the complaint of Aduc to the Antitrust-

Vueling is not refunding canceled flights. The complaint comes from a passenger, who turned to the association for the rights of users and consumers bring. The story begins on April 3, when the traveler buys a flight for June 12, 2021. May 11 – reports Aduc – Vueling announces that he has changed the date and route: leave on June 17, making a stopover. On May 14, Vueling announces that it has changed the date again: we leave on June 19. At this point the customer decides to give up the flight and asks for a refund. According to the commitments made by Vueling with the Antitrust, the reimbursement it should arrive on May 21st.

The delaying tactic

However, this is not the case and Vueling is apparently adopting a delaying tactic. On May 18 – continues Aduc – Vueling takes time and writes to the user that within 10 days he will receive an email with the “instructions”. On May 26th, he sends a further change of flight change (in this way the customer thinks he has something wrong with his refund request): it would leave on June 22nd. On May 27th the e-mail with the instructions for the refund arrives: if you really want to refuse the voucher, click here. -On 2 June send another email, if you really want a refund, ask for it by phone at the number we have already indicated. The poor user has never been given any number and by going to the Vueling website he can find – in fact – only the paid one.

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The low-cost in the sights of the Antitrust

In a pandemic era – writes the association – many airlines have ended up in the Antitrust’s crosshairs for having transformed their customers into ATMs: they sell flights that then do not depart and, instead of returning the amount paid, they hold it in exchange for a voucher . An illegitimate method of obtaining zero-interest loans. They have been sanctioned by Antitrust Ryanair, Volotea e Easyjet. Vueling no, it was smarter: it undertook with the Authority to follow a series of prescriptions, endorsed by the Antitrust, in exchange for closing the proceeding. It undertakes – among other things – in the event of flight cancellation, to provide customers with a toll-free number to request a refund and to return the amount paid within 7 days of the request.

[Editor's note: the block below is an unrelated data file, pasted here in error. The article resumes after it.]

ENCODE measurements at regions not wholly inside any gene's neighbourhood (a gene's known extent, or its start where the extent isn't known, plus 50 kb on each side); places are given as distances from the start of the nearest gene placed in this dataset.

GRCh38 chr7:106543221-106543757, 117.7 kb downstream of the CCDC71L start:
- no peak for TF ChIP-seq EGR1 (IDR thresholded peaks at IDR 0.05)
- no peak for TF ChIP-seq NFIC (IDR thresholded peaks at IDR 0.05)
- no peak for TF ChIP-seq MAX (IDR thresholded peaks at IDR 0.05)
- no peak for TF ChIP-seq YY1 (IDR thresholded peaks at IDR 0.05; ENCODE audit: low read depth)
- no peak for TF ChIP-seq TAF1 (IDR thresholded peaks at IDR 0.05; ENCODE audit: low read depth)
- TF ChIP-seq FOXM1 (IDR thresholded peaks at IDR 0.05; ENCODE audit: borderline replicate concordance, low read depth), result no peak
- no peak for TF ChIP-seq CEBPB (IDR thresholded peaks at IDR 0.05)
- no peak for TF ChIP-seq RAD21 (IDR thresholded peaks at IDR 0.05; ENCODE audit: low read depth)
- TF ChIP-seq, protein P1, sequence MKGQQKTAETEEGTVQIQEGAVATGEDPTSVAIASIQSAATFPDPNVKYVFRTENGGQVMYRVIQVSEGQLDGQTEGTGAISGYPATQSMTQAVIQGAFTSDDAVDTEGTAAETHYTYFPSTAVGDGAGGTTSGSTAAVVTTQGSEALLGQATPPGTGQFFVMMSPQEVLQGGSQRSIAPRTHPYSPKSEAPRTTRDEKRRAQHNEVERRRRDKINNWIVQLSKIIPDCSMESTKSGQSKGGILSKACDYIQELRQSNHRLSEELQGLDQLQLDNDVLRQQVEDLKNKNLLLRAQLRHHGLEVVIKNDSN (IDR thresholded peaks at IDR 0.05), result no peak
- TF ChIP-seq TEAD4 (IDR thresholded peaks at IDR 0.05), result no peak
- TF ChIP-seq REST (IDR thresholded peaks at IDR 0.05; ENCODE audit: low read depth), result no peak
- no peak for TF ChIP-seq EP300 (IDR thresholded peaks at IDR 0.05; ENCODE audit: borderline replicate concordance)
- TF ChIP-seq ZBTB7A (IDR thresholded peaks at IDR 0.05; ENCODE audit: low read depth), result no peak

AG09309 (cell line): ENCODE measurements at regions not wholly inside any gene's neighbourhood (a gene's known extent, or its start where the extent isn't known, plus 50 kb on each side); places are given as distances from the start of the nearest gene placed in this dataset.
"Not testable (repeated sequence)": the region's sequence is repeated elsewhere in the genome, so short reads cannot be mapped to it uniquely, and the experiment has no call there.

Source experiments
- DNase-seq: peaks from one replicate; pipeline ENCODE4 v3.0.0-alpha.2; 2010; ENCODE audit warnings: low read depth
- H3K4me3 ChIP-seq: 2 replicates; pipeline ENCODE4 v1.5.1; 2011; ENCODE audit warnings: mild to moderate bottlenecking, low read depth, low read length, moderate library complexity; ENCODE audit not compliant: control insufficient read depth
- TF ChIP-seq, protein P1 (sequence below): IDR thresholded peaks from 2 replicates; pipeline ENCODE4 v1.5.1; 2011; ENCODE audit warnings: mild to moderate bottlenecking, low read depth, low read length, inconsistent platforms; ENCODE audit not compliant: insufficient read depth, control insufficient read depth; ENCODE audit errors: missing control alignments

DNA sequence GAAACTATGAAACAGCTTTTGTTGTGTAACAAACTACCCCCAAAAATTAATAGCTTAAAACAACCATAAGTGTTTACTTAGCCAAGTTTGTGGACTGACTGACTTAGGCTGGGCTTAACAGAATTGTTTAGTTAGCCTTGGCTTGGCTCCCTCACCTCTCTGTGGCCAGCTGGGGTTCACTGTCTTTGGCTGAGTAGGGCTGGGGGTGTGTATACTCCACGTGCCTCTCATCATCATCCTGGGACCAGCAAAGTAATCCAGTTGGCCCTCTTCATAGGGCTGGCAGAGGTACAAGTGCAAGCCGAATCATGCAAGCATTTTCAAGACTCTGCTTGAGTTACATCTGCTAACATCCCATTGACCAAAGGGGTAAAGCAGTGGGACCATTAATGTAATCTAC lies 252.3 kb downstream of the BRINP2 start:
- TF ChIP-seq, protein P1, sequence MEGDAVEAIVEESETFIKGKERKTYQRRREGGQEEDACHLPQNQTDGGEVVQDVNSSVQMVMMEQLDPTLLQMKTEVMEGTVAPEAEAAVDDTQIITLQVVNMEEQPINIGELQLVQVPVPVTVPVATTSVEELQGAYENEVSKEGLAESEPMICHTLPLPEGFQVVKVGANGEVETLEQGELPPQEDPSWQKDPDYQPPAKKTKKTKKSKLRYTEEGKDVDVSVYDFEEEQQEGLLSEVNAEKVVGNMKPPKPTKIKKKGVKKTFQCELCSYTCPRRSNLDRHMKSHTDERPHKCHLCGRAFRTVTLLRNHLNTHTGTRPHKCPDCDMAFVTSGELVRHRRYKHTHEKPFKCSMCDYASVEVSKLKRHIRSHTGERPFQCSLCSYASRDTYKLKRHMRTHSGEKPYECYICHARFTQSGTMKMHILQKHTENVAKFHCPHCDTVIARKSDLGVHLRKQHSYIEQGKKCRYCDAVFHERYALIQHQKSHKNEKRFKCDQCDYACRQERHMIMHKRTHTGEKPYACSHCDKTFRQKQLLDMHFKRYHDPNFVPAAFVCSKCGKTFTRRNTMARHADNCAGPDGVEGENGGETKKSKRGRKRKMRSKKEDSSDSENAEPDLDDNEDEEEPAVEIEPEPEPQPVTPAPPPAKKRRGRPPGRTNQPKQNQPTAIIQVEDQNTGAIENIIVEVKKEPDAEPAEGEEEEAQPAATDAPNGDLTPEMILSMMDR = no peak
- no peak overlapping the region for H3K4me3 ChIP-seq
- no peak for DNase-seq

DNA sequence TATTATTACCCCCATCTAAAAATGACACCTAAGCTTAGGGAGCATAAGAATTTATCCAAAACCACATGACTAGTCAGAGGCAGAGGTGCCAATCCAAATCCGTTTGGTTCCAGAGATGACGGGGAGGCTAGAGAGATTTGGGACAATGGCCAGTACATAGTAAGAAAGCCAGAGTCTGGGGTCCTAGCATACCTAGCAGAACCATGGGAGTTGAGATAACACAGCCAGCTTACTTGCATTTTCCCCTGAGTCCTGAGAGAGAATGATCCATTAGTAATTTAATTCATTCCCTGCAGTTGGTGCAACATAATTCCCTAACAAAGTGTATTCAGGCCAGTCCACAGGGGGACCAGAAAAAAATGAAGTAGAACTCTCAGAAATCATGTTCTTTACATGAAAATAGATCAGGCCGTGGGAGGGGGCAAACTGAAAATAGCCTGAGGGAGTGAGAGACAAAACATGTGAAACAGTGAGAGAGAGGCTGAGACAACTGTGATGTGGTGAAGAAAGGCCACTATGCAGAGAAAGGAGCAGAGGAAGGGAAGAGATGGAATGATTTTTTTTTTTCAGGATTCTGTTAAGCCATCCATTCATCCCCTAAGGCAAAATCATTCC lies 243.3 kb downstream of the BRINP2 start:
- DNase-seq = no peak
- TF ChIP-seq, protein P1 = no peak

Vueling’s 11 commitments

The Antitrust decision on Vueling dates back to 18 May and mentions in particular the eleven commitments of the airline. In September 2020, the Antitrust Authority had opened an investigation against the airline which, since June 3, when we had already exited the first lockdown, had canceled some flights, citing the health emergency as a reason. The commitments undertaken aimed at remedying the possible illegitimacy profiles of the commercial practice contested in the communication of the opening of the investigation in September 2020.

The complaint all’Agcm

According to the Aduc Vueling, it is violating the commitments made with the Antitrust that it should have respected to avoid economic sanctions. And has reported the unfair commercial practice to the Antitrust Authority for Competition and the Market (Agcm), asking that the proceeding be reopened, order the immediate suspension of the unfair commercial practice and Vueling sanctions. On the Vueling website, according to Aduc, there is no trace of the free number. Those who have to ask for a refund by telephone – continues Aduc – are forced to call a paid number, and the company places infinite obstacles to reimbursement, to dissuade the consumer from asking for it (and thus settle for the voucher “the simplest and fastest way” they suggest) and, if the customer insists, let the seven days run as late as possible.

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